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Browsing named entities in a specific section of The Annals of the Civil War Written by Leading Participants North and South (ed. Alexander Kelly McClure). Search the whole document.

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How Jefferson Davis was overtaken. Major General James Harrison Wilson. On the first Sunday of April, 1865, while seated in St. Paul's Church, in Richmond, Jefferson Davis received a telegram from Lee, announcing the fall of Petersburg, the partial destruction of his army, and the immediate necessity for flight. Although he could not have been entirely unprepared for this intelligence, it appears that he did not receive it with self-possession or dignity; but with tremulous and nervous haste, like a weak man in the hour of misfortune, he left the house of worship and hurried home, where he and his personal staff and servants spent the rest of the day in packing their personal baggage. At nightfall everything was in readiness; even the gold then remaining in the Treasury, not exceeding in all forty thousand dollars, was packed among the baggage, In a recent article Mr. Reagan says: If it is meant by this statement simply that the money in the Treasury (gold and all) was tak
guide them to the path upon which the trail was again visible. Colonel Harnden reports this day to have been one of great toil to both men and horses, as they had marched forty miles through an almost unbroken forest, most of the time under a beating rain, or in the water up to their saddle girths. They bivouacked, after dark, on the borders of a dark and gloomy swamp, and sleeping on the ground, without tents, during the night, they were again drenched with rain. Before daylight of the 9th, they renewed their march, their route leading almost southwest through swamp and wilderness to Brown's ferry, where they crossed to the south side of the Ocmulgee river. The bed of the river was too treacherous and its banks too steep to permit the crossing to be made by swimming, which would have been most expeditious, so the impatient colonel had to use the ferry-boat; and, in his hurry to ferry his command over rapidly, the boat was overloaded, and a plank near the bow sprung loose, caus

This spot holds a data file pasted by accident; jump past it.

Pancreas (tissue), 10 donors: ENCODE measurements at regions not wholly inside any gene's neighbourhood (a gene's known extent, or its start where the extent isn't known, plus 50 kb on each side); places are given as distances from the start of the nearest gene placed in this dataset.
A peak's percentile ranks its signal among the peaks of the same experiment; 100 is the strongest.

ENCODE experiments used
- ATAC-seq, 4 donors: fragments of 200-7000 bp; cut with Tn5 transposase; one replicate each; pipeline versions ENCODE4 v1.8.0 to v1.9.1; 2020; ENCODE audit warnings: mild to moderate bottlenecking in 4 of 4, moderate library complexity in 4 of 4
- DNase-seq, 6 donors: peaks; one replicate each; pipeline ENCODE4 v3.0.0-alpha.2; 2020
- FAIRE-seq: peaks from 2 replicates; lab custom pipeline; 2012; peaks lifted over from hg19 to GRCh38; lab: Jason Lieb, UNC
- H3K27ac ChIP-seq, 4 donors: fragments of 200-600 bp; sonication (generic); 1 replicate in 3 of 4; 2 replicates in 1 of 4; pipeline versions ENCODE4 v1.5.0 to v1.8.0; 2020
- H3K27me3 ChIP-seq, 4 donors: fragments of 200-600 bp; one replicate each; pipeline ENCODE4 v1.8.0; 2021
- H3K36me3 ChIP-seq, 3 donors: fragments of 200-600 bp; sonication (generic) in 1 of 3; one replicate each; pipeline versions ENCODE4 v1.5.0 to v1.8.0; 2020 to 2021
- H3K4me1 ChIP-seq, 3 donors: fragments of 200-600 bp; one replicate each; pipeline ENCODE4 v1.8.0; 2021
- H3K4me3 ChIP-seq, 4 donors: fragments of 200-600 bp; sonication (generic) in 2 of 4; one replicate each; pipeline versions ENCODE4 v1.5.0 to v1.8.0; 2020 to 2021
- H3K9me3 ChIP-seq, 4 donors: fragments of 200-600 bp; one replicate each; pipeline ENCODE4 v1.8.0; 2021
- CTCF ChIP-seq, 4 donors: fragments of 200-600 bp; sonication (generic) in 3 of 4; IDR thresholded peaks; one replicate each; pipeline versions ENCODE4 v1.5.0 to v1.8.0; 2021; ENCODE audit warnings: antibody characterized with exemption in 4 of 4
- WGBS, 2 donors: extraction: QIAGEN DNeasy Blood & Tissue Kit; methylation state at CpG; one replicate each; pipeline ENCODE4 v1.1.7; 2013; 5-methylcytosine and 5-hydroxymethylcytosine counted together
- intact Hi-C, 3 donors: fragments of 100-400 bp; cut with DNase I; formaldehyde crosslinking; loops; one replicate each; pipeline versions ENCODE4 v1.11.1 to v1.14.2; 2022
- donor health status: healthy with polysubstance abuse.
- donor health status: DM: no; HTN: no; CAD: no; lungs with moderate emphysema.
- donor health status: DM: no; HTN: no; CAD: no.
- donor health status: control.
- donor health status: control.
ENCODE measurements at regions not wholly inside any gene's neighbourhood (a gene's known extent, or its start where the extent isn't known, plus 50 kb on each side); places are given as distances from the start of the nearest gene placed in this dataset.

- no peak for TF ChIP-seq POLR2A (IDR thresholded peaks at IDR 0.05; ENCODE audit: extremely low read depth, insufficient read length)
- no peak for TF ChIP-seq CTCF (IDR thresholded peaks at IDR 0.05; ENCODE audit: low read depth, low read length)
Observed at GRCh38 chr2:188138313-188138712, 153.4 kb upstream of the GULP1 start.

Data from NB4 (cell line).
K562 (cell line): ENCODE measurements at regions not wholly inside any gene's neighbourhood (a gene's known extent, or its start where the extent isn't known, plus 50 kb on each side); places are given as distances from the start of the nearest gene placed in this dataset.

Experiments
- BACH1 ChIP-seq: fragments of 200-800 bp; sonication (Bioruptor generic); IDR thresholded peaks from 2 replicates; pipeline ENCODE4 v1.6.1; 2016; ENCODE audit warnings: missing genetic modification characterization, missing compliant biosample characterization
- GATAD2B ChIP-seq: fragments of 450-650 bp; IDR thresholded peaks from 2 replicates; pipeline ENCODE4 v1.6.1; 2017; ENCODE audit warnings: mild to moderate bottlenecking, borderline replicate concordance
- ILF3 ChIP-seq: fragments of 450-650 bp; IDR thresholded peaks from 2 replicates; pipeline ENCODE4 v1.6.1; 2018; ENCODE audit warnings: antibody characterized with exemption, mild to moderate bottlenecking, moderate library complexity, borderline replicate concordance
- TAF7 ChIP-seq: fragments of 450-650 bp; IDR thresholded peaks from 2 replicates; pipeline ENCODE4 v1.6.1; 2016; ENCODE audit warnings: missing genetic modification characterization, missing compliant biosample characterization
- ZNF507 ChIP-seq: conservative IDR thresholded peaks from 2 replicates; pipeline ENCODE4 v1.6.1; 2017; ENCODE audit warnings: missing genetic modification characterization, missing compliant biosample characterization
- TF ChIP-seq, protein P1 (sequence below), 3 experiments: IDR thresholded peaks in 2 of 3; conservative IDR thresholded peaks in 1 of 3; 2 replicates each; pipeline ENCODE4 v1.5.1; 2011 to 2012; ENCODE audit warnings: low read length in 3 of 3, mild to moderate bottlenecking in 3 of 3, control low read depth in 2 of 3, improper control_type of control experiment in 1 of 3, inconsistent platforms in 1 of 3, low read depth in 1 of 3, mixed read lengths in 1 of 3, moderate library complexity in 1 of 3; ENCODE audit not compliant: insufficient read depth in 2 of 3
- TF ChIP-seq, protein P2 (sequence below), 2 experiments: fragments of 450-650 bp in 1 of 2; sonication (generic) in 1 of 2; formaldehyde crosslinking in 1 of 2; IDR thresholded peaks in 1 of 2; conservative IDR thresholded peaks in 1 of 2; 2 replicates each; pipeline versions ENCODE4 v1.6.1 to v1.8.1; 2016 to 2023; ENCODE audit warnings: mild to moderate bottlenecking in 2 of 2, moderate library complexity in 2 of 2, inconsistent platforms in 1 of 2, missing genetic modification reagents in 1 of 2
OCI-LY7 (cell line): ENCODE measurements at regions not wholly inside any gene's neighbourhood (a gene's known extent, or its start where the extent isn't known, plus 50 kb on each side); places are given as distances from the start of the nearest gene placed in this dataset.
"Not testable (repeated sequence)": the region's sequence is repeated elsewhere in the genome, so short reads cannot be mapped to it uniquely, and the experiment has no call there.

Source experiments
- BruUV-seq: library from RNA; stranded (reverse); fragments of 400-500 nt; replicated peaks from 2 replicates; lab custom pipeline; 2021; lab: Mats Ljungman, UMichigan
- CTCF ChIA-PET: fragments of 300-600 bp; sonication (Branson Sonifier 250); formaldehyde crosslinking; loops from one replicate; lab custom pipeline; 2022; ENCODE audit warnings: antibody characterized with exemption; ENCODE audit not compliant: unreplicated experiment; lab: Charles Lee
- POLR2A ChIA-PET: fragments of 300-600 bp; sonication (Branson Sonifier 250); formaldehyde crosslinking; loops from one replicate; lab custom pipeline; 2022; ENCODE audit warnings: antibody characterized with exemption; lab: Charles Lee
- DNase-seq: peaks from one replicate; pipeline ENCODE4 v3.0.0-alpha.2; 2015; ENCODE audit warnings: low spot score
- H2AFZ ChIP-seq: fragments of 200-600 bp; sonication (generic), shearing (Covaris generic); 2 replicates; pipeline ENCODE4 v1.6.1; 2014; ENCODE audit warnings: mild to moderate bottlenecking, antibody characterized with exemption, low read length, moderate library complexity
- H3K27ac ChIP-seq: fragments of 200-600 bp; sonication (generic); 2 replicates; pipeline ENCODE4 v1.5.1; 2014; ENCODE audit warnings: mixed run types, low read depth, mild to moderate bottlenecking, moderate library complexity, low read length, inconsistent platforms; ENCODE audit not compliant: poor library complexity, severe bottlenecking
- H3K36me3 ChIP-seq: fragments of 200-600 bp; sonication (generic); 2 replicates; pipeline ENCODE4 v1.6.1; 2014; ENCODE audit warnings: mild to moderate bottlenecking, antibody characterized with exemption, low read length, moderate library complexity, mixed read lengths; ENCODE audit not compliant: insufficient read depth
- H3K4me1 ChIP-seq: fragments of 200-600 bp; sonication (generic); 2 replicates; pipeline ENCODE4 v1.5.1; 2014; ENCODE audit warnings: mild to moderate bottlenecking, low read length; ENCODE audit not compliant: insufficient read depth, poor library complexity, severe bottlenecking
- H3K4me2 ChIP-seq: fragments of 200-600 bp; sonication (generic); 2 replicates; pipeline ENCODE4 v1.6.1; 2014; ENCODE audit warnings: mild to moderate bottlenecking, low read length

lock began the pursuit, leaving the remainder of his regiment under command of Captain Hathaway, with orders to picket the river and scout the country in accordance with previous instructions. The route pursued by Colonel Pritchard led down the river southeasterly nearly twelve miles to a point. opposite Wilcox's mill, and thence southwest for a distance of eighteen miles, through an unbroken forest to Irwinsville, the county seat of Irwin county. He reached the village at one A. M. of the 10th, and after causing great excitement among the women, by representing his command as the rear guard of Davis' party, he succeeded in restoring quiet, and learned that the party he was searching for had encamped that night at dusk about a mile and a half north of the village, on the Abbeville road. Having secured a negro guide, he turned the head of his column northward, and, after moving cautiously to within a half mile of the camp, halted his main body and dismounted twenty-five men under Li